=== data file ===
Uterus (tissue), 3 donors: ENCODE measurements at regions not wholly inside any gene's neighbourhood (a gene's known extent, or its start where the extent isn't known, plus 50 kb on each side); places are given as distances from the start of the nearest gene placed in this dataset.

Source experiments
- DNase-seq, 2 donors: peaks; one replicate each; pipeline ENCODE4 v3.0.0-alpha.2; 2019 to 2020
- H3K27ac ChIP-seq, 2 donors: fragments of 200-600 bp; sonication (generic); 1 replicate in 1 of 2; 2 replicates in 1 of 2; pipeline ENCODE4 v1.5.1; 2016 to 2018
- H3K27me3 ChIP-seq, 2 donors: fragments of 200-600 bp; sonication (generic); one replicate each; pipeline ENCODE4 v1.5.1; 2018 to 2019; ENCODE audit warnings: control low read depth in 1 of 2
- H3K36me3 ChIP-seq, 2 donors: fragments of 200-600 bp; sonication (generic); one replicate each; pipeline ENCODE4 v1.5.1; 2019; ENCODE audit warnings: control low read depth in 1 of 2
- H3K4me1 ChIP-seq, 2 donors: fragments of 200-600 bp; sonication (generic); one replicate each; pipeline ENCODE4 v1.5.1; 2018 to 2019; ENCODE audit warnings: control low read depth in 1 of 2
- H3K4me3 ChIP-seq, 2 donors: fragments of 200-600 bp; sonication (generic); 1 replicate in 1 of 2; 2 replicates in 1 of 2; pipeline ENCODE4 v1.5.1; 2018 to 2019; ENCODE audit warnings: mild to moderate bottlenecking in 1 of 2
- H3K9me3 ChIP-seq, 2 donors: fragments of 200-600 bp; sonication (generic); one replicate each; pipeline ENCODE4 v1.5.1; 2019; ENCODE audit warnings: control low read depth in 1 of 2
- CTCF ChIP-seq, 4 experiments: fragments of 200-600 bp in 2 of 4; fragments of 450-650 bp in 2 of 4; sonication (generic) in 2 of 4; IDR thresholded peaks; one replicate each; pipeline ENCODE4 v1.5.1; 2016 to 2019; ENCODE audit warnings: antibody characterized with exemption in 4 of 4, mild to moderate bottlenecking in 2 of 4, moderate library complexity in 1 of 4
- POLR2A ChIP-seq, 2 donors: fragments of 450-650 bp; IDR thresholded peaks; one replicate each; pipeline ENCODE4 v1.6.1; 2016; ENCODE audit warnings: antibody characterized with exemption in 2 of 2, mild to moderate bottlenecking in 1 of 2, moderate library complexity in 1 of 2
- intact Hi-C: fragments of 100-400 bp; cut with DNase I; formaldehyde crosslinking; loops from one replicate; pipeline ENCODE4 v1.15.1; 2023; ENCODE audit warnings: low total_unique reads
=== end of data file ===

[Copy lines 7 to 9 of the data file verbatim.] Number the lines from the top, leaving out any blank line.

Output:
- H3K4me1 ChIP-seq, 2 donors: fragments of 200-600 bp; sonication (generic); one replicate each; pipeline ENCODE4 v1.5.1; 2018 to 2019; ENCODE audit warnings: control low read depth in 1 of 2
- H3K4me3 ChIP-seq, 2 donors: fragments of 200-600 bp; sonication (generic); 1 replicate in 1 of 2; 2 replicates in 1 of 2; pipeline ENCODE4 v1.5.1; 2018 to 2019; ENCODE audit warnings: mild to moderate bottlenecking in 1 of 2
- H3K9me3 ChIP-seq, 2 donors: fragments of 200-600 bp; sonication (generic); one replicate each; pipeline ENCODE4 v1.5.1; 2019; ENCODE audit warnings: control low read depth in 1 of 2